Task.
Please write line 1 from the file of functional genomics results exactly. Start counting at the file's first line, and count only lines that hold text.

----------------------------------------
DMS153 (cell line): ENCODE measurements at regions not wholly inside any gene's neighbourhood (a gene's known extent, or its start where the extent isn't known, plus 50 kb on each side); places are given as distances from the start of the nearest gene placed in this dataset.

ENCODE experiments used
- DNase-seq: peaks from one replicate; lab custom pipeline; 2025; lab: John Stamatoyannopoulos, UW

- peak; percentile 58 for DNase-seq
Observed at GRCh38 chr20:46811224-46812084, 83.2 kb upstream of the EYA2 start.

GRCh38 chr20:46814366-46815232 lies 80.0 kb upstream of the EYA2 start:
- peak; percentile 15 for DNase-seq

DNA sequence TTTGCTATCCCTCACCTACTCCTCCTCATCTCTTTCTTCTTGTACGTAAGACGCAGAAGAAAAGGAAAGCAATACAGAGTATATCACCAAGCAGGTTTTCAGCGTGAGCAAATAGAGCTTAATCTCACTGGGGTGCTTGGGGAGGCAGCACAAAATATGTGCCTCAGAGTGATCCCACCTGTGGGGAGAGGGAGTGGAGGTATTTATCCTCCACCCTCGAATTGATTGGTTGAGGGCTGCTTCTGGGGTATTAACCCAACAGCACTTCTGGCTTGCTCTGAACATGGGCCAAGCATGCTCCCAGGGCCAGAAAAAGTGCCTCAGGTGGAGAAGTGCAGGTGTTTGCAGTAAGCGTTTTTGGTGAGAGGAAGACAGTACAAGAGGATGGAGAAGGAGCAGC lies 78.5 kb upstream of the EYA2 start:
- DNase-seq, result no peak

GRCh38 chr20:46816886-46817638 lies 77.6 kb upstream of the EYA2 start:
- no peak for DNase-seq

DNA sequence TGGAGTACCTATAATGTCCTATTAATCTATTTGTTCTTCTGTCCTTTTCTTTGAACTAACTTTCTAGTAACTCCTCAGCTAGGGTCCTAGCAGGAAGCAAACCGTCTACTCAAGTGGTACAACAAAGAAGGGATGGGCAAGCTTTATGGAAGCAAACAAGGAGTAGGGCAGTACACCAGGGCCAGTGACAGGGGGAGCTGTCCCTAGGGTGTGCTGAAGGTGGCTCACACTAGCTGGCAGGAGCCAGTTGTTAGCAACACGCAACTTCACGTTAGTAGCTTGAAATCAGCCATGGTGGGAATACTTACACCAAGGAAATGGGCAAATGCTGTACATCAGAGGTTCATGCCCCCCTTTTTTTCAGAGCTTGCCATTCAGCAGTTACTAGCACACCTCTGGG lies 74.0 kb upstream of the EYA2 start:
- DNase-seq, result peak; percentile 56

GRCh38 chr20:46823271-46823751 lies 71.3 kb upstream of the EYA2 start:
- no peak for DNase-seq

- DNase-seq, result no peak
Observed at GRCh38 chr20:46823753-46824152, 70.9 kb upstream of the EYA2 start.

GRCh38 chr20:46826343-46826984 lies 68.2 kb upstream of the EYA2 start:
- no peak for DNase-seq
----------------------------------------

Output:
DMS153 (cell line): ENCODE measurements at regions not wholly inside any gene's neighbourhood (a gene's known extent, or its start where the extent isn't known, plus 50 kb on each side); places are given as distances from the start of the nearest gene placed in this dataset.